Sexy Infrastructure?

For an academic blog writer, a story like this might come once in a lifetime.

Listening to the radio on the way home from a day at the University, I heard a phrase that had never occurred to me before: “sexy infrastructure.”

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Feast your eyes on this; Griefswalder Straße looks so great from the rail stop.

Jim Rose, American journalist and novelist, is responsible for “Governors Want Federal Funds For Infrastructure” which features the following comments:

Governor ED RENDELL (Democrat, Pennsylvania): We have a legitimate crisis with these bridges. They’re not sexy. People can’t see them. Almost nobody driving on I-95 saw the crack in that pier. Most of you did. And it was pretty darn frightening. And we have got to get about doing this.

Excuse me? Sexy infrastructure? Bridges, by candle light? Watch your language, Ed, there might be children around. The idea of sexy infrastructure really got me thinking…

However, there is more to this than one might, at first, imagine.

Infrastructure assets such as utilities, toll roads and airports are attractive to financial bidders like banks and pension funds because of their stable cash flow despite having lower growth rates than other private equity opportunities.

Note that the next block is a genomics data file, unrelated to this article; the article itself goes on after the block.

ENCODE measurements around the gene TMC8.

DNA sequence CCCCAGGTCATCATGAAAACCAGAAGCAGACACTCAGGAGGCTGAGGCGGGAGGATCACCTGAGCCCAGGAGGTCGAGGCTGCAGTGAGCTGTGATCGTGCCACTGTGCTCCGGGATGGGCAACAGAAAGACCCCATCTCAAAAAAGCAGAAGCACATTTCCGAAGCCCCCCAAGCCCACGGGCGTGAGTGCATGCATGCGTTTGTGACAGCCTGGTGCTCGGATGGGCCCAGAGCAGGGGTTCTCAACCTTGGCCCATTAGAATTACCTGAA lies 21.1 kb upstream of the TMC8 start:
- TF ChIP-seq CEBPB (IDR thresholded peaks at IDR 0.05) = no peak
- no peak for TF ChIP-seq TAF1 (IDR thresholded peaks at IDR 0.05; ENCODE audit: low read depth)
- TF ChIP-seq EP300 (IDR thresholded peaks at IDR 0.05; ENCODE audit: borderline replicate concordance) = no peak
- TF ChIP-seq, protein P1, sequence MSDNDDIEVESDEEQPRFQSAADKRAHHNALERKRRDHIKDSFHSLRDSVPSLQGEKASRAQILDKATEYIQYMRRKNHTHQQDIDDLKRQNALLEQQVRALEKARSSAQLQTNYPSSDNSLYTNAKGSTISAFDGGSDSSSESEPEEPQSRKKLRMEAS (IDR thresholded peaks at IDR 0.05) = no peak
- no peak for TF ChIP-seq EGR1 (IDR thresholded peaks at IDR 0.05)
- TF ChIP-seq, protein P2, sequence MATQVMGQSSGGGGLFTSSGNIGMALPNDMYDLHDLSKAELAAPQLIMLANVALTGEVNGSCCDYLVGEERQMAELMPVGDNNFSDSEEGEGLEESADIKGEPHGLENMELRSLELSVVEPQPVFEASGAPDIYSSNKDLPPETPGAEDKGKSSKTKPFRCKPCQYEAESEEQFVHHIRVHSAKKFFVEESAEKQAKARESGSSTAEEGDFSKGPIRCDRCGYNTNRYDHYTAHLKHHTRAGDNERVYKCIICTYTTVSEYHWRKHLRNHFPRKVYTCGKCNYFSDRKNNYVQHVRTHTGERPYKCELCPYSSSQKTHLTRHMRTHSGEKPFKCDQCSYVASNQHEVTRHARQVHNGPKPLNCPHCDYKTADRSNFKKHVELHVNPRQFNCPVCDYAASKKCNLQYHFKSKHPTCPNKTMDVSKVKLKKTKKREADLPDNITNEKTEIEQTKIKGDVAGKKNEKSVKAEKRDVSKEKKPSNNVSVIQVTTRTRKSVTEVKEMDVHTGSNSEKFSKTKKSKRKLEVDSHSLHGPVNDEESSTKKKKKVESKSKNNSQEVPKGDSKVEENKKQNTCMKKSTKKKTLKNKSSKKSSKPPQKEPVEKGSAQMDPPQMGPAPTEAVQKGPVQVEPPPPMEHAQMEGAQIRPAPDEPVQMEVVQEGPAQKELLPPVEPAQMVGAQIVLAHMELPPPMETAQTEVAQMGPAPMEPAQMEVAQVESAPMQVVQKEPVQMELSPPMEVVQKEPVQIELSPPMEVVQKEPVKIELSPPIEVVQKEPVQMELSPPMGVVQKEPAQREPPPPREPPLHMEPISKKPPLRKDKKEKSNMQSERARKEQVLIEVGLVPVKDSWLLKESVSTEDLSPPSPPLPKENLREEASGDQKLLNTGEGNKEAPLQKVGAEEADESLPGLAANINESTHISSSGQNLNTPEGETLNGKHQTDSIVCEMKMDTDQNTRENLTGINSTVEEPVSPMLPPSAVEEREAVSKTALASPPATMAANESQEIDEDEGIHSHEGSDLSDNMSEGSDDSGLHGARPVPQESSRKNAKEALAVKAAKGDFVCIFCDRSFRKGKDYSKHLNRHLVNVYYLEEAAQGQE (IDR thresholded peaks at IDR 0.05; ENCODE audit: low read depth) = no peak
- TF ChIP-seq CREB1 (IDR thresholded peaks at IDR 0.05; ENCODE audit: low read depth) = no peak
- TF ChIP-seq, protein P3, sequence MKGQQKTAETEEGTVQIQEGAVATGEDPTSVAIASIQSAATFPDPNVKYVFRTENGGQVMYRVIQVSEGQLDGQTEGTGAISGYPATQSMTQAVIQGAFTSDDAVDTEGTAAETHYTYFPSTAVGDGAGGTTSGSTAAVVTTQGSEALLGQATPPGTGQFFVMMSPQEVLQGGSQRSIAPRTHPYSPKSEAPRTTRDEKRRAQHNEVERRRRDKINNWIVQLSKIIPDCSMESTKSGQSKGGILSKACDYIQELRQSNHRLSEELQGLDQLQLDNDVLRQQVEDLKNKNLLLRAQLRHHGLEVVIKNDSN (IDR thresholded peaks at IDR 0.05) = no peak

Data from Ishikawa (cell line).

However, not everyone agrees on the general level of sexiness with regard to infrastructure. Long time proponent of seeing infrastructure as anything but attractive, anti-sexy infrastructure writer Cheri Rae from the Santa Barbara View calls infrastructure the “not-so-sexy part of government work.”

At any rate, I’ll never take questions like “how’s your plumbing?” or comments like “you have nice roads in Pennsylvania” the same way ever again …

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“Nice trains!” … “Are you flirting with my infrastructure, sir?”

This entry was posted in Infrastructures in the making, New Ideas, STS, Uncategorized by Nicholas. Bookmark the permalink.

About Nicholas

Associate Professor of Sociology, Environmental Studies, and Science and Technology Studies at Penn State, Nicholas mainly writes about understanding the scientific study of states and, thus, it is namely about state theory. Given his training in sociology and STS, he takes a decidedly STS-oriented approach to state theory and issues of governance.

2 thoughts on “Sexy Infrastructure?

  1. Pingback: Infrastructure Discourse: Poorly Regulated and Explicitly Not Sexy? | Installing (Social) Order

  2. Pingback: Darkside of Innovation | Installing (Social) Order

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